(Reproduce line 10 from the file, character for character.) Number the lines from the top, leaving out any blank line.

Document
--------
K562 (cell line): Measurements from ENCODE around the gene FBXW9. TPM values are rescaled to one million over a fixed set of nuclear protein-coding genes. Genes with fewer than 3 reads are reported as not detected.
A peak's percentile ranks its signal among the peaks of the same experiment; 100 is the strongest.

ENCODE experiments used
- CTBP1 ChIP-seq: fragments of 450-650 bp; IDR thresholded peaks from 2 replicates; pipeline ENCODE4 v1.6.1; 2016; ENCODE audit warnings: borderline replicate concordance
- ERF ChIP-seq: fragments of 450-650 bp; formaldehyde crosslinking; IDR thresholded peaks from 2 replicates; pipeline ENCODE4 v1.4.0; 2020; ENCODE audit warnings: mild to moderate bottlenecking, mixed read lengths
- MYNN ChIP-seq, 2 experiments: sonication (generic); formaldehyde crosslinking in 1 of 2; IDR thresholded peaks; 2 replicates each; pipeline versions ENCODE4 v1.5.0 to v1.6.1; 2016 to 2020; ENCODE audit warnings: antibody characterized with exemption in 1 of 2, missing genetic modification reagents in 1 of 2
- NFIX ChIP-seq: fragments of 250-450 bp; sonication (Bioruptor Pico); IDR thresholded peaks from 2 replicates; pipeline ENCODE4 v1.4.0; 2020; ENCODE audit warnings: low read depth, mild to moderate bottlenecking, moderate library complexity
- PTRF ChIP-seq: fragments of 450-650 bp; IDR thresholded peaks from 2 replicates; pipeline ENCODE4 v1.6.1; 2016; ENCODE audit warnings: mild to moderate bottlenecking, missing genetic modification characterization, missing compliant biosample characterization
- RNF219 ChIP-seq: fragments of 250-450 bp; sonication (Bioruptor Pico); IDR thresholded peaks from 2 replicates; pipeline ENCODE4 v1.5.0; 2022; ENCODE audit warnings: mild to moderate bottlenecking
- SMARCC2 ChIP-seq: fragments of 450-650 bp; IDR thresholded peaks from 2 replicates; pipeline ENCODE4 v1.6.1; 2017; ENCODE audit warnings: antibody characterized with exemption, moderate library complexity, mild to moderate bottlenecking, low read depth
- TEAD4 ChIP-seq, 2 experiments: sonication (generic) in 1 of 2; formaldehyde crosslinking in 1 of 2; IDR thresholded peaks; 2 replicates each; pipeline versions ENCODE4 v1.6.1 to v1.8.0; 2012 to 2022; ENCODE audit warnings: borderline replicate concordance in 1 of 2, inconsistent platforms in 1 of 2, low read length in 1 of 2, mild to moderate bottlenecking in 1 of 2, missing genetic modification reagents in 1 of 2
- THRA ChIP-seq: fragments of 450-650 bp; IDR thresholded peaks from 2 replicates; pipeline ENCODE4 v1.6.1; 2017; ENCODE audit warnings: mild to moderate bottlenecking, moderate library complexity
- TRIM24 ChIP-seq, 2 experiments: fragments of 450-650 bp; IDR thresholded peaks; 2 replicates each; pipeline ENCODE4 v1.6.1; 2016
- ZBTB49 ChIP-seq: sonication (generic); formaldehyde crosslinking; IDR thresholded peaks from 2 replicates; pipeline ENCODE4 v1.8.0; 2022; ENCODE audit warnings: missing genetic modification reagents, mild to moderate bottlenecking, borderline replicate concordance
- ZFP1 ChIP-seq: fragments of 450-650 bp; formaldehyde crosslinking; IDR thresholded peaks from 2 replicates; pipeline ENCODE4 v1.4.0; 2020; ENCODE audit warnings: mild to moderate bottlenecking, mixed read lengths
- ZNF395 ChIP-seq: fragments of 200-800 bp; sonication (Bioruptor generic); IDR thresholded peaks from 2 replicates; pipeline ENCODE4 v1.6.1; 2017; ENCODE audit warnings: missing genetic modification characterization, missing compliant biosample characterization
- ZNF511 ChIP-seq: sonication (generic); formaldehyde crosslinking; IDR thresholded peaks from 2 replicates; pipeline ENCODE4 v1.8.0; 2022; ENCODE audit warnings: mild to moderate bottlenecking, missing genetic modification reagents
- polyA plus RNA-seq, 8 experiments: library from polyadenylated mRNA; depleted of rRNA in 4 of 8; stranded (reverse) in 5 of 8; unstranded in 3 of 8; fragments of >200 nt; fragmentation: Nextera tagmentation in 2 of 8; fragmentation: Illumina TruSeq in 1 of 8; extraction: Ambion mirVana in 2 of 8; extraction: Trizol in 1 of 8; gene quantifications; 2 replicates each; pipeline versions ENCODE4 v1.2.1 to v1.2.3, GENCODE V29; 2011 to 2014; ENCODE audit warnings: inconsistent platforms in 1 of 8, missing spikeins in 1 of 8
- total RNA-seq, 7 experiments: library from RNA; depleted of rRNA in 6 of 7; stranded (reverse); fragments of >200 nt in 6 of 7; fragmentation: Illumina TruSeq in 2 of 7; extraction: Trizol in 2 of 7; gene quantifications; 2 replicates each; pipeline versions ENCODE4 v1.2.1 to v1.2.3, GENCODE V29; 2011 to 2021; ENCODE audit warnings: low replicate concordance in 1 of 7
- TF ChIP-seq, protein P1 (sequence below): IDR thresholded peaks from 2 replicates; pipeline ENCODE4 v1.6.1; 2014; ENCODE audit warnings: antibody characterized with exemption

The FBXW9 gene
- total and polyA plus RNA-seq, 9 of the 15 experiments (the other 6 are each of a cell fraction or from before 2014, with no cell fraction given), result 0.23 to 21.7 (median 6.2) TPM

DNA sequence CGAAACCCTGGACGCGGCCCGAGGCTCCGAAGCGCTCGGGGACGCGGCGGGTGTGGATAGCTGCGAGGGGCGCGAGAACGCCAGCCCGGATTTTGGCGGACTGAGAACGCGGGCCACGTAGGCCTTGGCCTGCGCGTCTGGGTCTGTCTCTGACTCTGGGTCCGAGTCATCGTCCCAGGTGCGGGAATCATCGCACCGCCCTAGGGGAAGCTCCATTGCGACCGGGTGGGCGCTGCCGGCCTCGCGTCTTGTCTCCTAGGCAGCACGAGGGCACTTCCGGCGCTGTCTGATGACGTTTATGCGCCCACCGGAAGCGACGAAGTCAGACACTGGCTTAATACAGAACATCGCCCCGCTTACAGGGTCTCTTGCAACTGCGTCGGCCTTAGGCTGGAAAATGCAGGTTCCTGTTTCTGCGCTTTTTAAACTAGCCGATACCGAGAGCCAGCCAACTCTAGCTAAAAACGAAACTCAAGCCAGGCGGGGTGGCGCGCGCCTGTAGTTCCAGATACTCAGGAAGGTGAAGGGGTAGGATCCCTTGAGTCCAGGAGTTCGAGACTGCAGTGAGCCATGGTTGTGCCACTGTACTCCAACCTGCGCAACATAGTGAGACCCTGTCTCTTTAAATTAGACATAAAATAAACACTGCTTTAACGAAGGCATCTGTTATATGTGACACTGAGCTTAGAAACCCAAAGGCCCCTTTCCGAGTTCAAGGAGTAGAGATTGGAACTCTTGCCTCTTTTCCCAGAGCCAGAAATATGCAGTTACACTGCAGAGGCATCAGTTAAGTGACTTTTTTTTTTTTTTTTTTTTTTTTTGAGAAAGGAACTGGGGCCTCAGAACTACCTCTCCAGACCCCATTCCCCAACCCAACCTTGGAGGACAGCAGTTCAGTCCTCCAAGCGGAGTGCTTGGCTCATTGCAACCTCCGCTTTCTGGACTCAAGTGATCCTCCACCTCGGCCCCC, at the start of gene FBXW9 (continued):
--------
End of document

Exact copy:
- SMARCC2 ChIP-seq: fragments of 450-650 bp; IDR thresholded peaks from 2 replicates; pipeline ENCODE4 v1.6.1; 2017; ENCODE audit warnings: antibody characterized with exemption, moderate library complexity, mild to moderate bottlenecking, low read depth